The NaPDoS bioinformatic pipeline is shown in the following diagram. The web interface to this pipeline is divided into five consecutive steps. Click on the link for each step to get detailed instructions.

Web Interface Steps

  1. Preliminary Candidate Screening

  2. HMM search (Genomic data only)

  3. BLAST search

  4. TREE construction

  5. Interpretation of Results


Preliminary Candidate Screening

Basic Procedures

  1. Begin NaPDoS analysis by selecting a domain type
    (KS or C).

  2. Select a query type (protein, predicted coding sequence, PCR product, genomic, or metagenomic).

  3. Enter query sequence(s) in fasta format, either by pasting into the text box provided, or uploading a fasta format file.

    • Unless query type protein (amino acid) is specifically selected, sequences should be submitted in nucleic acid format.

    • Nucleic acid sequences are translated into predicted amino acids. Translations of genomic and metagenomic data include all 6 possible reading frames.

    • Sequences smaller than the minimum size required for reliable domain detection are discarded. (Minimum size for KS domains = 200 aa; C domains = 400 aa). These parameters can be adjusted using Advanced Settings.

    • Maximum file size limits are currently set at < 30 MB and < 50,000 individual sequences.

    • Please contact us if you would like to analyze larger data sets.

  4. Clicking on the "seek" button brings up a new window showing estimated processing time and search parameters to be used.

    • Analysis does not actually begin until the "submit job" button on this new window is clicked.

Advanced Settings

Default parameter settings are recommended for routine use. However, in some cases, users may wish to boost sensitivity by choosing less stringent HMM or BLAST criteria, or shorter minimum sequence lengths. Users should be aware that these adjustments may increase false positive predictions. Conversely, selectivity can be improved by using lower e-values and longer minimum match lengths, at the cost of decresed sensitivity.
  • HMM settings apply to genomic or metagenomic sequence sets only.

  • Default C domain HMM parameters are based on recommended trusted cutoff values for PFAM Condensation domain model PF00668.12 [1].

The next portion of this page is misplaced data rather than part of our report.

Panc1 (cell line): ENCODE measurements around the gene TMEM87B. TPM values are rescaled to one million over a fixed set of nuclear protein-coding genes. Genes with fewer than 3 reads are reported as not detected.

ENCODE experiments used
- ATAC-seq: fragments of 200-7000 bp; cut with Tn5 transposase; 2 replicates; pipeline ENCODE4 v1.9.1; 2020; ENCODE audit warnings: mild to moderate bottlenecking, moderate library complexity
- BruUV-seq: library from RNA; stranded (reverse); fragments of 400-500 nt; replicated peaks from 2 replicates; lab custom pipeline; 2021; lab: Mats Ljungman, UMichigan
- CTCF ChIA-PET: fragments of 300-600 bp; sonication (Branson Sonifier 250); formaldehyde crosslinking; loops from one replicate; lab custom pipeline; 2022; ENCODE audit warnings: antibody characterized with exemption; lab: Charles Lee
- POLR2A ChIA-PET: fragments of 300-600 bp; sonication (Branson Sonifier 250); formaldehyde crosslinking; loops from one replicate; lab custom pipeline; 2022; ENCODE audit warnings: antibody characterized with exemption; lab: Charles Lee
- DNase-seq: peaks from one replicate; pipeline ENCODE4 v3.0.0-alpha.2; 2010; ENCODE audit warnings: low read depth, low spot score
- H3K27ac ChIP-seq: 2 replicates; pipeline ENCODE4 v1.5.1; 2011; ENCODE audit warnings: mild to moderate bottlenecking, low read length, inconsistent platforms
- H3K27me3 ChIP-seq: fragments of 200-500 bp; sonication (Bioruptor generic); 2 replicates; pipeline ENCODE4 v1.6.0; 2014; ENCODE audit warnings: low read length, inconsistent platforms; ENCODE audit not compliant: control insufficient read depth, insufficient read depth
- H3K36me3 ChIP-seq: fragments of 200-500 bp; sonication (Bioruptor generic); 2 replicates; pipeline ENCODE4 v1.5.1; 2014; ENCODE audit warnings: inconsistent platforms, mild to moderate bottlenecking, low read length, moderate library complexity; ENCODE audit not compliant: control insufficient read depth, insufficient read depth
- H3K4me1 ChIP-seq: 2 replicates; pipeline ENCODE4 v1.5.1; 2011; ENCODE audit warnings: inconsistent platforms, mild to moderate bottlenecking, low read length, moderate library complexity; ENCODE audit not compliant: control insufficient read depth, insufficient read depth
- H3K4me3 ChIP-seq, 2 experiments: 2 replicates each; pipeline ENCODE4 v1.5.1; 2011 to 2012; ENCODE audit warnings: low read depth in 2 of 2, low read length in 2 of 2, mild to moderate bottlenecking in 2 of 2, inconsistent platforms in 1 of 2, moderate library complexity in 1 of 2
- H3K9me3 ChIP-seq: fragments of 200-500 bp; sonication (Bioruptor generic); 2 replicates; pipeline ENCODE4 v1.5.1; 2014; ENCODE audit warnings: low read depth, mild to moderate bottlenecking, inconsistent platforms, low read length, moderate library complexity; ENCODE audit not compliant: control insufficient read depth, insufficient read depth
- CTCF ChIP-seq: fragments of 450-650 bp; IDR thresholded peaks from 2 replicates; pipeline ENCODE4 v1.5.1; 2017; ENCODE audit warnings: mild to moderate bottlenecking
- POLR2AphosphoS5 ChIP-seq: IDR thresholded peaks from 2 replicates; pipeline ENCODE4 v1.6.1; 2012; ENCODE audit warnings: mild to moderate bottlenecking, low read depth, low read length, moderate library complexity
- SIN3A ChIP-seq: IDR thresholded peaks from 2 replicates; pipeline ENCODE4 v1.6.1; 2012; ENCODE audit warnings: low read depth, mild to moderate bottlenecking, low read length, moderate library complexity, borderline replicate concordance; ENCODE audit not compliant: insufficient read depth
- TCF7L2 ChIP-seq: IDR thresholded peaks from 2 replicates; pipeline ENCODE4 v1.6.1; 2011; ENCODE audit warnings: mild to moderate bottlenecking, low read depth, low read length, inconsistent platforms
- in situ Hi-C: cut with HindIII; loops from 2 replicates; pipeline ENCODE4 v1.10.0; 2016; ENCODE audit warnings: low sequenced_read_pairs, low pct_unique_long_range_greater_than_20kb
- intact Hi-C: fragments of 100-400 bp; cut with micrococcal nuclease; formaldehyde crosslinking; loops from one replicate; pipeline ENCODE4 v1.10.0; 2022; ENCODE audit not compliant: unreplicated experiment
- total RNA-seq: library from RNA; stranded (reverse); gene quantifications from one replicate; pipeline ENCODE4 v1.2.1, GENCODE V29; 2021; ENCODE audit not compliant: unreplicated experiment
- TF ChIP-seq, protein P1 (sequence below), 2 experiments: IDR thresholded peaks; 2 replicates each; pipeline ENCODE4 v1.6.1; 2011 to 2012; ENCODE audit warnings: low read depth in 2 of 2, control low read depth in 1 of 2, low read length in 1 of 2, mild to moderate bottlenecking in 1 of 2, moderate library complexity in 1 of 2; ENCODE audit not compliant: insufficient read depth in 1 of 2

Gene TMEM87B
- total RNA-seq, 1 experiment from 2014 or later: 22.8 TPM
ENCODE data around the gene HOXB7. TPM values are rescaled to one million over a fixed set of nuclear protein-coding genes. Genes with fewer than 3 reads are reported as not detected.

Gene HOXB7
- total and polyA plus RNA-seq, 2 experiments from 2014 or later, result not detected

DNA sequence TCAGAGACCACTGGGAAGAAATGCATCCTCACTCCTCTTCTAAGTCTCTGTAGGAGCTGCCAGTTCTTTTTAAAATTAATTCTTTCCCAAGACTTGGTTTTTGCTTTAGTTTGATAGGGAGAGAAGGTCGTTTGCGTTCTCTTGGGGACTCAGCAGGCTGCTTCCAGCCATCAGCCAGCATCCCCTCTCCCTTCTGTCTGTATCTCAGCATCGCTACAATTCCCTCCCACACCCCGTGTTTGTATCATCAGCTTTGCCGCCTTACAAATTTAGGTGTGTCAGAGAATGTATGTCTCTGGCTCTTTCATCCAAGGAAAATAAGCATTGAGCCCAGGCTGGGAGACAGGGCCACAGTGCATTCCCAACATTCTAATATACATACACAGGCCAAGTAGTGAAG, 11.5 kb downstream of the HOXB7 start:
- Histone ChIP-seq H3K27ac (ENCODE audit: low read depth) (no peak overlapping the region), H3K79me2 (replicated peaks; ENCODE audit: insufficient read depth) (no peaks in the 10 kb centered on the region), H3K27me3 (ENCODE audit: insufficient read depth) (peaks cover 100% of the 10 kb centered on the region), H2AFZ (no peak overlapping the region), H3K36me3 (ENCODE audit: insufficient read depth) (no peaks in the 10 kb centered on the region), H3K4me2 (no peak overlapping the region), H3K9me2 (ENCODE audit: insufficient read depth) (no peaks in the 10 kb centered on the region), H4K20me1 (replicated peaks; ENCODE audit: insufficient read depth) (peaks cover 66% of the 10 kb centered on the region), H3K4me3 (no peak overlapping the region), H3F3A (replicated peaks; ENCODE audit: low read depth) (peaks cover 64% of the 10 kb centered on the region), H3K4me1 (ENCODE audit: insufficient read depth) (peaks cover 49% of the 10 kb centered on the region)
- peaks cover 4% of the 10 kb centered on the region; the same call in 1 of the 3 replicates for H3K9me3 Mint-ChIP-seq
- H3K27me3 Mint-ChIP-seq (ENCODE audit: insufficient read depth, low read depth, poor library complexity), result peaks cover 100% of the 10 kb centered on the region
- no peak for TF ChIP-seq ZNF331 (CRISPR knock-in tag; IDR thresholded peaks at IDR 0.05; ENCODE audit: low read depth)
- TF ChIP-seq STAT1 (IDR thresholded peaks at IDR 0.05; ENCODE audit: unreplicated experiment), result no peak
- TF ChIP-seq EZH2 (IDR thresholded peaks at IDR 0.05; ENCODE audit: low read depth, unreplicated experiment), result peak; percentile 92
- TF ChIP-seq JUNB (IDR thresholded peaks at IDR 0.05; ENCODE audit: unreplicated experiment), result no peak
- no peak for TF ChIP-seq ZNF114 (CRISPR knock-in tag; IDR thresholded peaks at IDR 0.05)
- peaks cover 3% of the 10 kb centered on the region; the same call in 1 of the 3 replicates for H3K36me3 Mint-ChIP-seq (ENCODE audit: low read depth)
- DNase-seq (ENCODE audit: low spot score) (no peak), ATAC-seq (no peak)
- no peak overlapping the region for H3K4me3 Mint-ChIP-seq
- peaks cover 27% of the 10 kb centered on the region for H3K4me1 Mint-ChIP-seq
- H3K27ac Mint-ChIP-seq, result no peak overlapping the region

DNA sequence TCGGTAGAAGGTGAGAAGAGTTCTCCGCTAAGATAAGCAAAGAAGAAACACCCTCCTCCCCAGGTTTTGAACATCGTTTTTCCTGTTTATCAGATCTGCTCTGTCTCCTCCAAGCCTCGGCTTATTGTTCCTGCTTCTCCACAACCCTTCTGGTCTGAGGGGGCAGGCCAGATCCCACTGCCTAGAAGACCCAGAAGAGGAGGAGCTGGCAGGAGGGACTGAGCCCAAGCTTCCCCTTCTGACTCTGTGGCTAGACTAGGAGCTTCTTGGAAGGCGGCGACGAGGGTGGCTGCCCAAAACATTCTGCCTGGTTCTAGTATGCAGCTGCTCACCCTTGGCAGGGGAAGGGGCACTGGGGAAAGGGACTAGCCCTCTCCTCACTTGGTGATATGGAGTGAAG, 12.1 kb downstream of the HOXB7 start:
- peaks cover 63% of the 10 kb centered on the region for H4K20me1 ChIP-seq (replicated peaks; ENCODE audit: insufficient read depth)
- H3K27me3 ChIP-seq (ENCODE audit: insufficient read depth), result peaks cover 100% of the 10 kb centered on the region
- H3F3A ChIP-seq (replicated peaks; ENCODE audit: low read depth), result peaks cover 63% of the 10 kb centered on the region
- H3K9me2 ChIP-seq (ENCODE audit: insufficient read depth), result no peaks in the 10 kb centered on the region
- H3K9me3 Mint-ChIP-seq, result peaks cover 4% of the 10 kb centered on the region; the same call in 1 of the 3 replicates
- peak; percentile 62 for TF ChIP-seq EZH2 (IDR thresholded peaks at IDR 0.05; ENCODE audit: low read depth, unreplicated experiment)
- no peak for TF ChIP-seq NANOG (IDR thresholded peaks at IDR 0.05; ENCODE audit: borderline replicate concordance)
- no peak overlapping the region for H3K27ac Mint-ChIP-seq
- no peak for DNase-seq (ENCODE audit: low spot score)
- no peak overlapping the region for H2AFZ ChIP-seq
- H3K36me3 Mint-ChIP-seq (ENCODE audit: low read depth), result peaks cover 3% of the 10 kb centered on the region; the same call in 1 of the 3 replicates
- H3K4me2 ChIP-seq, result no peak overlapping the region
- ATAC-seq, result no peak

• Default KS domain HMM parameters are based on the Ketosynthase domain model developed by Yadav et al [2].

  • Recommended values for minimum protein fragment length and BLASTP e-values were established empirically using manually curated reference database examples.


HMM search

For genomic sequences only, preliminary domain candidate information based on Hidden Markov Model (HMM) search is displayed on a separate page. Users may find this information helpful in estimating the total number and positions of PKS/NRPS operons present in a genomic or metagenomic sequence set. However, these intial results should be interpreted with some caution, for the following reasons:
  • For incomplete draft genomes or metagenomes, some candidates detected at this stage may represent partial or overlapping gene fragments or duplications.

  • Some candidates identified by HMM search only may encode protein fragments with PKS/NRPS-related functionality (e.g. fatty acid synthases), but do not actually produce compounds traditionally classified as natural products.

  • More stringent search methods are applied in later stages of the NaPDoS analysis pipeline to help resolve these issues.


BLAST search

A BLAST search is performed against curated reference database examples to identify matches to known PKS/NRPS pathways. Some suggested guidelines for interpreting blast scores are presented below. To proceed with further analysis, one or more candidate sequences must be selected using check boxes. Three different output options are available:
  • Output selected sequences provides trimmed candidate sequences in a fasta file format. These sequences can then be used to perform BLAST searches against the NCBI database (highly recommended), in case similar domains might not yet have been added to NaPDoS.

  • Output alignment will display MUSCLE [3] results for selected candidates and their blast matches in MSF format. The MSF file can be downloaded for additional offline analysis, for example to make manual adjustments to the alignment, or create custom trees using alternative programs.